It is further shown that Oscar Hudgins, appointed by the court to defend, advised the court that he desired to withdraw from the case, that defendant had told him he did not care to have him defend him further. The court asked the defendant if he desired Mr. Hudgins to defend him and received a reply from the defendant that he did not. The court then made an order permitting Hudgins to withdraw from the case, and to withdraw his motion filed for a continuance and his notice to take depositions. The court then suggested an appointment of several attorneys, who were members of the bar in Muskogee county, and learned from the attorneys he suggested he would appoint that they were interested in defending or assisting in the defense of the two other defendants who were jointly charged with this defendant, and they could not accept the appointment. The court then appointed Earl Pierce, a reputable member of the bar to defend, and immediately the brothers of the defendant employed Pierce to defend and he accepted the employment.
The record further shows that after Mr. Pierce was employed to defend, he advised the court he was unfamiliar with the facts and that it would be necessary for him to have a continuance for a sufficient length of time for him to acquaint himself with the defense. Mr. Pierce then asked and secured permission of Mr. Hudgins to refile the motion for continuance he had filed, and notice to take
depositions, which motion for continuance was overruled and defendant excepted. The court refused to grant time to take depositions under the notice served and ordered the case to proceed to trial.
It is urgently insisted by the defendant that by the action of the court in forcing him to trial immediately after counsel, appointed on the 3d of November, 1933, had withdrawn from the case by permission of the court on the 16th day of November, 1933, the day the case was set for trial and forcing him to trial with counsel appointed by the court and immediately after the employment of counsel by the brothers of the defendant, he was deprived of his constitutional right and due process of law, as counsel was not given sufficient time to acquaint himself with the case and prepare to properly represent the defendant.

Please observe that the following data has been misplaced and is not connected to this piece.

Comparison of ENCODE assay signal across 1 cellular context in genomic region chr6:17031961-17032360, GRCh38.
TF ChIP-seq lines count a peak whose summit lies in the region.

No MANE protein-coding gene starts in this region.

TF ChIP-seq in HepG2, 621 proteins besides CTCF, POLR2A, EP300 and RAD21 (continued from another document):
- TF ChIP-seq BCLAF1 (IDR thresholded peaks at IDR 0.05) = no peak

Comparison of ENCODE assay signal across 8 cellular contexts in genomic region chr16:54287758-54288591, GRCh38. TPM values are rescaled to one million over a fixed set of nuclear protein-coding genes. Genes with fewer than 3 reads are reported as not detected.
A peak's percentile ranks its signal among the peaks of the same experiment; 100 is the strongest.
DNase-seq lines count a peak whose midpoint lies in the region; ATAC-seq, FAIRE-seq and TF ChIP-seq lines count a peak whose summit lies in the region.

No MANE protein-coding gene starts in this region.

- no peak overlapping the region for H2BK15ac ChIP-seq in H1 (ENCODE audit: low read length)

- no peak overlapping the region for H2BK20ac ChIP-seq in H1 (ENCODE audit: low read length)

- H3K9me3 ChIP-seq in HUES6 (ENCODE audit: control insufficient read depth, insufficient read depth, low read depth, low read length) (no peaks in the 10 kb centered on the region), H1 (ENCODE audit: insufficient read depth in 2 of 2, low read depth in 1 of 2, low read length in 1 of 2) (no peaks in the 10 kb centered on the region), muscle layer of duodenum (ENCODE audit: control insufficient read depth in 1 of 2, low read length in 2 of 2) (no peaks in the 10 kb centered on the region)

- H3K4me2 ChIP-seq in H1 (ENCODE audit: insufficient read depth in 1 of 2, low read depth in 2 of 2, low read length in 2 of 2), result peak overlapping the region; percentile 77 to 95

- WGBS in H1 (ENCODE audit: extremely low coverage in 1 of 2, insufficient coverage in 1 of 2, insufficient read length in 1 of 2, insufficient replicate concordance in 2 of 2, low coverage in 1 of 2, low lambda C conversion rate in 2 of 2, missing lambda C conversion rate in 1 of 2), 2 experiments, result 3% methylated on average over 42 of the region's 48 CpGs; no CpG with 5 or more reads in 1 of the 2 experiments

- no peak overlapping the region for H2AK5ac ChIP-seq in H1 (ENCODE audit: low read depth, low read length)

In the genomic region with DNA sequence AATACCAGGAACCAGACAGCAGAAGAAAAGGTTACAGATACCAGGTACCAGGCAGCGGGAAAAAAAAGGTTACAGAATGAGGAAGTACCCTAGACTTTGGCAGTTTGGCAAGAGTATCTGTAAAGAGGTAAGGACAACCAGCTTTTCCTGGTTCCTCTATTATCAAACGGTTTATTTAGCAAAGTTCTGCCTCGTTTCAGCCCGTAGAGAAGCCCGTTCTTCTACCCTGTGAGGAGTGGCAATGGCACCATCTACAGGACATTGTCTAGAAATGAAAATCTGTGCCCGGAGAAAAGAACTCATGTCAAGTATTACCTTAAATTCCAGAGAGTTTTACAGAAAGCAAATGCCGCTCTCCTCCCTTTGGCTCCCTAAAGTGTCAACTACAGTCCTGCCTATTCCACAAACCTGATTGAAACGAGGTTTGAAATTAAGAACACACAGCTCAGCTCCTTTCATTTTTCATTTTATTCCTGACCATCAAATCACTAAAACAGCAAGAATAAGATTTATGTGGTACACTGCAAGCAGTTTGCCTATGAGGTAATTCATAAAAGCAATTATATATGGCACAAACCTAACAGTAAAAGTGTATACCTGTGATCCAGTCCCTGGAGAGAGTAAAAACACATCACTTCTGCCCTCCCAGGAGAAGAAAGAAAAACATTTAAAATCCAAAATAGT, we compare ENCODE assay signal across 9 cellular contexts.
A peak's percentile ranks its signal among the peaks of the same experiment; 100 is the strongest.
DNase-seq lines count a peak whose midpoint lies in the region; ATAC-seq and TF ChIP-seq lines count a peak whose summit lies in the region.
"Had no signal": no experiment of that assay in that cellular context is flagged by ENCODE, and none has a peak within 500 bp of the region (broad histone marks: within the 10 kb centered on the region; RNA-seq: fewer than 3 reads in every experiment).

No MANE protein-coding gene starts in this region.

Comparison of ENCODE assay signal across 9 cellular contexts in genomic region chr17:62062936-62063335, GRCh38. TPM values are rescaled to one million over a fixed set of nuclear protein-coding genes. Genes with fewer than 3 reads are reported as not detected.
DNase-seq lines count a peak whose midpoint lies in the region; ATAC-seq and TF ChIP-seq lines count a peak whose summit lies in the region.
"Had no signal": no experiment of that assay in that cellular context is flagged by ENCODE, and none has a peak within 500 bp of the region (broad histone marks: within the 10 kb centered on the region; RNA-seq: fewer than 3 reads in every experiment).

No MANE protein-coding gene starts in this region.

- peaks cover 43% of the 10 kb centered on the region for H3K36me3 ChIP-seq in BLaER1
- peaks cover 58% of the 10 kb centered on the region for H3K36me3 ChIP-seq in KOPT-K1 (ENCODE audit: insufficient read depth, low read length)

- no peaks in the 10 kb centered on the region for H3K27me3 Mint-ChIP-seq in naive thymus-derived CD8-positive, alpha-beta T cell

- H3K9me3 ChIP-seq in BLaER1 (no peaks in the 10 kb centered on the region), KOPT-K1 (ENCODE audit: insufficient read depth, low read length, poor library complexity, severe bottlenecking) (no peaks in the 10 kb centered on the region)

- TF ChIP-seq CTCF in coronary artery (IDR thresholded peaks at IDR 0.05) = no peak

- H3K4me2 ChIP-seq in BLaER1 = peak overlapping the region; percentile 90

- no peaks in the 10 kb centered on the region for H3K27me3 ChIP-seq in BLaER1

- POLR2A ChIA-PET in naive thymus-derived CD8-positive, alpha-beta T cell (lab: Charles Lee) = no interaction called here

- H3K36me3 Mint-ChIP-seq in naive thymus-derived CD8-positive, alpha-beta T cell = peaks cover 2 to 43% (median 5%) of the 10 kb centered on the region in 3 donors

The question now arises, What is meant by due process of law in a criminal case in a state court? Due process of law is defined in Ballentine's Law Dictionary, page 413, as follows:
"Law in the regular course of administration through courts of justice, according to those rules and forms which have been established for the protection of private rights; law according to the settled course of judicial proceedings; such an exercise of the powers of government as the settled maxims of the law permit and sanction, and under such safeguards for the protection of individual rights as these maxims prescribe for the class of cases to which the one in question belongs. 6 R. C. L. 433-446."
This court, in Anderson v. State, 8 Okla. Cr. 90, 126 P. 840, Ann Cas. 1914C, 314, defines due process of law in the first paragraph of the syllabus, subdivisions (f) and (g), as follows:
"The term 'due process of law' is synonymous with 'the law of the land'; and in criminal cases 'the law of the
land' necessarily means the law of the state where the offense is committed, and where the trial takes place.